@katiehockman katiehockman added this to the Go1.12 milestone Oct 29, 2018

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commented Oct 29, 2018

If we can confirm that the Go compiler is doing this right, then the best solution may be to report this to Samsung. The most reasonable fix I can think of would be updating the kernel to report the lowest common feature denominator instead of that of the local core.

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commented Oct 29, 2018

I agree, this isn't a bug in Go. It's a bug in the feature set reported by the kernel.
I'm going to close this issue on the Go end.
It would probably be helpful for someone to write a C/asm program to demonstrate the problem and report that to the kernel or chip maintainers.

@randall77 randall77 closed this Oct 29, 2018

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commented Oct 31, 2018

Update:

I have made a minimal C example of this. It is available on a gist: https://gist.github.com/jadr2ddude/aee7b47a91b70ee3dd75cad97e5ff4e0

Also on twitter: https://twitter.com/CompuJad/status/1057744906943377408

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commented Nov 3, 2018

Even though it's a bug in the kernel or hardware, I think Go should avoid triggering it. It seems gomobile (1.11) programs are completely broken on one of the most widely used Android phones.

@eliasnaur eliasnaur reopened this Nov 3, 2018

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commented Nov 3, 2018

We have also experienced this behaviour, however only in debug binaries. We could not trigger it with release binaries (somehow).
Perhaps the process was scheduled on ARM v8.2 cores...

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commented Nov 4, 2018

In order to detect this, we would need to read /proc/cpuinfo, and check for a mongoose 3 core. Cannot rely on the reported architecture variant - the kernel reports this incorrectly.

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commented Nov 4, 2018

Change https://golang.org/cl/147377 mentions this issue: runtime: avoid arm64 8.1 atomics on Android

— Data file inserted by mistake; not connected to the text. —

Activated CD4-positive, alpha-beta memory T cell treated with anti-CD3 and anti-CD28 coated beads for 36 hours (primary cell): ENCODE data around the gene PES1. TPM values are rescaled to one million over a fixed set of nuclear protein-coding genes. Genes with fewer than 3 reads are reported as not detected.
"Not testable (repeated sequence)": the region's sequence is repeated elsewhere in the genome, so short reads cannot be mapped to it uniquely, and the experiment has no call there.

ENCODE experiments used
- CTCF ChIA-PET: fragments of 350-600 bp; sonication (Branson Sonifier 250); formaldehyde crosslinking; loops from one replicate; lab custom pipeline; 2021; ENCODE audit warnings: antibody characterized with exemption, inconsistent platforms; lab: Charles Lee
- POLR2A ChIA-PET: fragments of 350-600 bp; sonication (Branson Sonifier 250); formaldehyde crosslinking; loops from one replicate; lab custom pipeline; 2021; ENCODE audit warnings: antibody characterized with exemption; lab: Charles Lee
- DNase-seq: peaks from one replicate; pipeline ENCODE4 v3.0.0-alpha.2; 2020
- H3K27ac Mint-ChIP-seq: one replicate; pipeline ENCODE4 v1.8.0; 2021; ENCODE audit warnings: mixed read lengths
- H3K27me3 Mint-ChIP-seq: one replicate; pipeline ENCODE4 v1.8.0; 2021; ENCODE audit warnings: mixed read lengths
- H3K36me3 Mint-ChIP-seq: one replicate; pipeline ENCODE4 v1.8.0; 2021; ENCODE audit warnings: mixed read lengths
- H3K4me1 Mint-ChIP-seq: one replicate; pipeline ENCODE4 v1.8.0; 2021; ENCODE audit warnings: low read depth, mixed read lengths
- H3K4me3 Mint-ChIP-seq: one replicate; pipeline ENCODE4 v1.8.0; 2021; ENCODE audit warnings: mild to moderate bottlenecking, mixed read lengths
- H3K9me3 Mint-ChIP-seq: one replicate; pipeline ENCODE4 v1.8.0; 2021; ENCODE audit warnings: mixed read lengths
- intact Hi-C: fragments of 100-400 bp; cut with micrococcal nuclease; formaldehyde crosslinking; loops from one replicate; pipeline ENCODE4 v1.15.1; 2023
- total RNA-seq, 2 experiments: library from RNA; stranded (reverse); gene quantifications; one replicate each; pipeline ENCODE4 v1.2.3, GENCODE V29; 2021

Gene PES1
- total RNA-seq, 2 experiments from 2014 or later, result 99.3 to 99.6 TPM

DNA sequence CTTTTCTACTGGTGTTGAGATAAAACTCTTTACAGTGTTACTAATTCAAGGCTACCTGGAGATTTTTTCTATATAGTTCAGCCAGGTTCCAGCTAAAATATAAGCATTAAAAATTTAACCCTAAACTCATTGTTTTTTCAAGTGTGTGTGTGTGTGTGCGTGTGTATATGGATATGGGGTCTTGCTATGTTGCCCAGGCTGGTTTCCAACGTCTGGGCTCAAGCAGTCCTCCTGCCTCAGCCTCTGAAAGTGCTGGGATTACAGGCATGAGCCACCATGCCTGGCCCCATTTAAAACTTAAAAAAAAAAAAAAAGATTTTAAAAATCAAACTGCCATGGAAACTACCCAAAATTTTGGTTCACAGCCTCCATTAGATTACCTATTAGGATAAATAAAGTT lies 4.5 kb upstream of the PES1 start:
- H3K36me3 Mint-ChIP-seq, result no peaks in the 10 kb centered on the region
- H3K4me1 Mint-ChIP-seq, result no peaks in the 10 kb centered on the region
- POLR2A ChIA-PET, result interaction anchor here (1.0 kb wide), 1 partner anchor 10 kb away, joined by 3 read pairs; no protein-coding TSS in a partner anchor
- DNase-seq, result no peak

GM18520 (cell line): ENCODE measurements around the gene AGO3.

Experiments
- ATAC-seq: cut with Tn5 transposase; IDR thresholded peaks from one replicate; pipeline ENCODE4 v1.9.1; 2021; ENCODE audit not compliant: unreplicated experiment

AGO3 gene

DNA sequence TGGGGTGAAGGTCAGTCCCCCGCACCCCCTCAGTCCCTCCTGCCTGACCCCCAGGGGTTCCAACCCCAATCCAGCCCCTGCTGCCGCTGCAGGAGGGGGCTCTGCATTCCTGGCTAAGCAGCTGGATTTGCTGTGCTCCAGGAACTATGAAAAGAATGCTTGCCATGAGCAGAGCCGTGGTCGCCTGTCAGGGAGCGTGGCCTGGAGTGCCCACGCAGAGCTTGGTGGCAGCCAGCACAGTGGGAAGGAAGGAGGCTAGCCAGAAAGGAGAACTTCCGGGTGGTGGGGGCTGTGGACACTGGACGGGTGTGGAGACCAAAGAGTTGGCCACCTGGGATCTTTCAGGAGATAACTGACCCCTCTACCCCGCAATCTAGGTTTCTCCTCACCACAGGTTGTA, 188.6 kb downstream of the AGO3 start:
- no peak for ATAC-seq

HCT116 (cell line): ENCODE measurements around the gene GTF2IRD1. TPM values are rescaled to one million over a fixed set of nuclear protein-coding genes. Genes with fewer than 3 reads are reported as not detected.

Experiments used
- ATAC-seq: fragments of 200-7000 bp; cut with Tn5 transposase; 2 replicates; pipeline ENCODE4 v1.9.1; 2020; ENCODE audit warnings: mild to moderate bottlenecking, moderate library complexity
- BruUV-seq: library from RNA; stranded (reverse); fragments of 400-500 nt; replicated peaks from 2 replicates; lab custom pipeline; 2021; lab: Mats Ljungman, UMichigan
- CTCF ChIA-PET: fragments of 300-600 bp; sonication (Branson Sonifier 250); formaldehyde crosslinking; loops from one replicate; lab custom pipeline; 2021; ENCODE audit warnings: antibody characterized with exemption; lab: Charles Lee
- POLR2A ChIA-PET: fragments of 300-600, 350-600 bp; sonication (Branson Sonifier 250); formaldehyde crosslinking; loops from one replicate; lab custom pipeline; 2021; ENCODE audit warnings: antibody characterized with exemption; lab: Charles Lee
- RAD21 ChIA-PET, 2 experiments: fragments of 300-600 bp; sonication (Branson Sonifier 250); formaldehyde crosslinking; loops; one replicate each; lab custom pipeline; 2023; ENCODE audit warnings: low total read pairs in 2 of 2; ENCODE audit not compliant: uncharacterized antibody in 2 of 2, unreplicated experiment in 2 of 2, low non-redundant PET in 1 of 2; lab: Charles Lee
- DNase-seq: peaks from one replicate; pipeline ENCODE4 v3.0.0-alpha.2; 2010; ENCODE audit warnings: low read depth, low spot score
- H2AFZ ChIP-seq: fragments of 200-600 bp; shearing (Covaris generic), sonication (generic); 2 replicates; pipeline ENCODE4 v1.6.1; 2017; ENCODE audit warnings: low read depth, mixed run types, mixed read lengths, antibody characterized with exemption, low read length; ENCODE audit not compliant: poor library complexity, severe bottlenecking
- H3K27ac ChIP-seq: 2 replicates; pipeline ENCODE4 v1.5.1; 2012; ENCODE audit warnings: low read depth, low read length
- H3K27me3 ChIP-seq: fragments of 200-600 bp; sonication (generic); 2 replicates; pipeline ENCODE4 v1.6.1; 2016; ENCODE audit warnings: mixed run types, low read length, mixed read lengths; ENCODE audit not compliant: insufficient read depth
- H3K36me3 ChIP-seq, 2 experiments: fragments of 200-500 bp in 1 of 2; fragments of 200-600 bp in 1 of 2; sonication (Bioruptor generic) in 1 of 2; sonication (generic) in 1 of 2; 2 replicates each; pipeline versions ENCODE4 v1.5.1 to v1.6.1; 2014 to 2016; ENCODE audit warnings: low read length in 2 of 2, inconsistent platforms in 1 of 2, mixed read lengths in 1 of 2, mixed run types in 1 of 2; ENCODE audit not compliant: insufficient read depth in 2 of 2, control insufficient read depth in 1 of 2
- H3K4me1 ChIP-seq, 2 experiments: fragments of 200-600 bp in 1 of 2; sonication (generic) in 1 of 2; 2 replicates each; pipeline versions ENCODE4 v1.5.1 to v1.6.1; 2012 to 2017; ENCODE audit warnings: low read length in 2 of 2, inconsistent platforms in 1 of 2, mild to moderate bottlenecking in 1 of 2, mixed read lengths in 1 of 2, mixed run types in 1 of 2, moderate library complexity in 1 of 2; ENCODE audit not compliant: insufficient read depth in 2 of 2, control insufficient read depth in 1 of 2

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commented Nov 4, 2018

The easy sledgehammer is disabling the optimization if runtime.GOOS == "android".

@gopherbot please consider this for backport to 1.11. It's an unavoidable crash on a popular Android phone and easy to avoid from Go.

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commented Nov 4, 2018

Backport issue(s) opened: #28586 (for 1.11).

Remember to create the cherry-pick CL(s) as soon as the patch is submitted to master, according to https://golang.org/wiki/MinorReleases.

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commented Nov 4, 2018

I don't have a Samsung S9+ to test CL 147377. Can someone with the offending hardware verify the fix?

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commented Nov 4, 2018

I can confirm that it works now (android app built with gomobile and this Go version).

@gopherbot gopherbot closed this in efd2292 Nov 4, 2018

steeve added a commit to znly/go that referenced this issue Nov 5, 2018

runtime: avoid arm64 8.1 atomics on Android
The kernel on some Samsung S9+ models reports support for arm64 8.1
atomics, but in reality only some of the cores support them. Go
programs scheduled to cores without support will crash with SIGILL.

This change unconditionally disables the optimization on Android.
A better fix is to precisely detect the offending chipset.

Fixes golang#28431

Change-Id: I35a1273e5660603824d30ebef2ce7e429241bf1f
Reviewed-on: https://go-review.googlesource.com/c/147377
Run-TryBot: Elias Naur <elias.naur@gmail.com>
TryBot-Result: Gobot Gobot <gobot@golang.org>
Reviewed-by: Keith Randall <khr@golang.org>

steeve added a commit to znly/go that referenced this issue Nov 7, 2018

runtime: avoid arm64 8.1 atomics on Android
The kernel on some Samsung S9+ models reports support for arm64 8.1
atomics, but in reality only some of the cores support them. Go
programs scheduled to cores without support will crash with SIGILL.

This change unconditionally disables the optimization on Android.
A better fix is to precisely detect the offending chipset.

Fixes golang#28431

Change-Id: I35a1273e5660603824d30ebef2ce7e429241bf1f
Reviewed-on: https://go-review.googlesource.com/c/147377
Run-TryBot: Elias Naur <elias.naur@gmail.com>
TryBot-Result: Gobot Gobot <gobot@golang.org>
Reviewed-by: Keith Randall <khr@golang.org>
Signed-off-by: Steeve Morin <steeve@zen.ly>
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commented Feb 10, 2019

Update: the kernel problem was resolved in an update. The kernel no longer reports support for atomics. Image from @noxer of my atomics test.

smartselect_20190210-013206_termux